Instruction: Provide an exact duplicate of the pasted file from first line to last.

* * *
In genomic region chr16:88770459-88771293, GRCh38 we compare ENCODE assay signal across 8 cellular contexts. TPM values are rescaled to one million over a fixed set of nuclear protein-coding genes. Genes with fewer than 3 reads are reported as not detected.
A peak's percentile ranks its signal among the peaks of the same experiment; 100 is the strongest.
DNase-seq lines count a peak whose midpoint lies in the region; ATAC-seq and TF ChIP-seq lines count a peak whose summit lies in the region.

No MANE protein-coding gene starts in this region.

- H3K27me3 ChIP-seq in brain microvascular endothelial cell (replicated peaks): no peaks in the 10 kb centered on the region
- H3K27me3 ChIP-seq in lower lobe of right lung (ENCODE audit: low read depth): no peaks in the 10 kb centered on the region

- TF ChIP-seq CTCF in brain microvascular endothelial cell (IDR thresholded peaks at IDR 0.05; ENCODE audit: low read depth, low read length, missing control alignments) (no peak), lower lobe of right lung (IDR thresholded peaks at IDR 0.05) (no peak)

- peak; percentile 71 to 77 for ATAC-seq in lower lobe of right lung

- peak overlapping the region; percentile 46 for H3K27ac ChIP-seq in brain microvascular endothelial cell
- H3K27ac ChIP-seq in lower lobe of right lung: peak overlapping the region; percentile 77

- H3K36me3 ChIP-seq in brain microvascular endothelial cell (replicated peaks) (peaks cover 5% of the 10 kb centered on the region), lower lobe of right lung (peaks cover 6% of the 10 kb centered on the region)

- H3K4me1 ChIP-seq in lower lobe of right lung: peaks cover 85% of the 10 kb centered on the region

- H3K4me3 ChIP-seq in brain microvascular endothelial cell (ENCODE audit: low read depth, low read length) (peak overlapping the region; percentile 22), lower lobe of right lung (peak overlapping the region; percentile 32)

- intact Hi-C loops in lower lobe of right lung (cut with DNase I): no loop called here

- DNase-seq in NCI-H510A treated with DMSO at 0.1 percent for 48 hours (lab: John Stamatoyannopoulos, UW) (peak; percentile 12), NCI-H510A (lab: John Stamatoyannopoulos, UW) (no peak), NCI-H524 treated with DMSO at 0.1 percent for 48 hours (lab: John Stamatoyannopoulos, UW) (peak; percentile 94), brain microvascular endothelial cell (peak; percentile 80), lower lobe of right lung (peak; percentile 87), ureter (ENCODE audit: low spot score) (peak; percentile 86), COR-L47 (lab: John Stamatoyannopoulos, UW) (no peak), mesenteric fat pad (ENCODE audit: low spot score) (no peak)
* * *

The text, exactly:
In genomic region chr16:88770459-88771293, GRCh38 we compare ENCODE assay signal across 8 cellular contexts. TPM values are rescaled to one million over a fixed set of nuclear protein-coding genes. Genes with fewer than 3 reads are reported as not detected.
A peak's percentile ranks its signal among the peaks of the same experiment; 100 is the strongest.
DNase-seq lines count a peak whose midpoint lies in the region; ATAC-seq and TF ChIP-seq lines count a peak whose summit lies in the region.

No MANE protein-coding gene starts in this region.

- H3K27me3 ChIP-seq in brain microvascular endothelial cell (replicated peaks): no peaks in the 10 kb centered on the region
- H3K27me3 ChIP-seq in lower lobe of right lung (ENCODE audit: low read depth): no peaks in the 10 kb centered on the region

- TF ChIP-seq CTCF in brain microvascular endothelial cell (IDR thresholded peaks at IDR 0.05; ENCODE audit: low read depth, low read length, missing control alignments) (no peak), lower lobe of right lung (IDR thresholded peaks at IDR 0.05) (no peak)

- peak; percentile 71 to 77 for ATAC-seq in lower lobe of right lung

- peak overlapping the region; percentile 46 for H3K27ac ChIP-seq in brain microvascular endothelial cell
- H3K27ac ChIP-seq in lower lobe of right lung: peak overlapping the region; percentile 77

- H3K36me3 ChIP-seq in brain microvascular endothelial cell (replicated peaks) (peaks cover 5% of the 10 kb centered on the region), lower lobe of right lung (peaks cover 6% of the 10 kb centered on the region)

- H3K4me1 ChIP-seq in lower lobe of right lung: peaks cover 85% of the 10 kb centered on the region

- H3K4me3 ChIP-seq in brain microvascular endothelial cell (ENCODE audit: low read depth, low read length) (peak overlapping the region; percentile 22), lower lobe of right lung (peak overlapping the region; percentile 32)

- intact Hi-C loops in lower lobe of right lung (cut with DNase I): no loop called here

- DNase-seq in NCI-H510A treated with DMSO at 0.1 percent for 48 hours (lab: John Stamatoyannopoulos, UW) (peak; percentile 12), NCI-H510A (lab: John Stamatoyannopoulos, UW) (no peak), NCI-H524 treated with DMSO at 0.1 percent for 48 hours (lab: John Stamatoyannopoulos, UW) (peak; percentile 94), brain microvascular endothelial cell (peak; percentile 80), lower lobe of right lung (peak; percentile 87), ureter (ENCODE audit: low spot score) (peak; percentile 86), COR-L47 (lab: John Stamatoyannopoulos, UW) (no peak), mesenteric fat pad (ENCODE audit: low spot score) (no peak)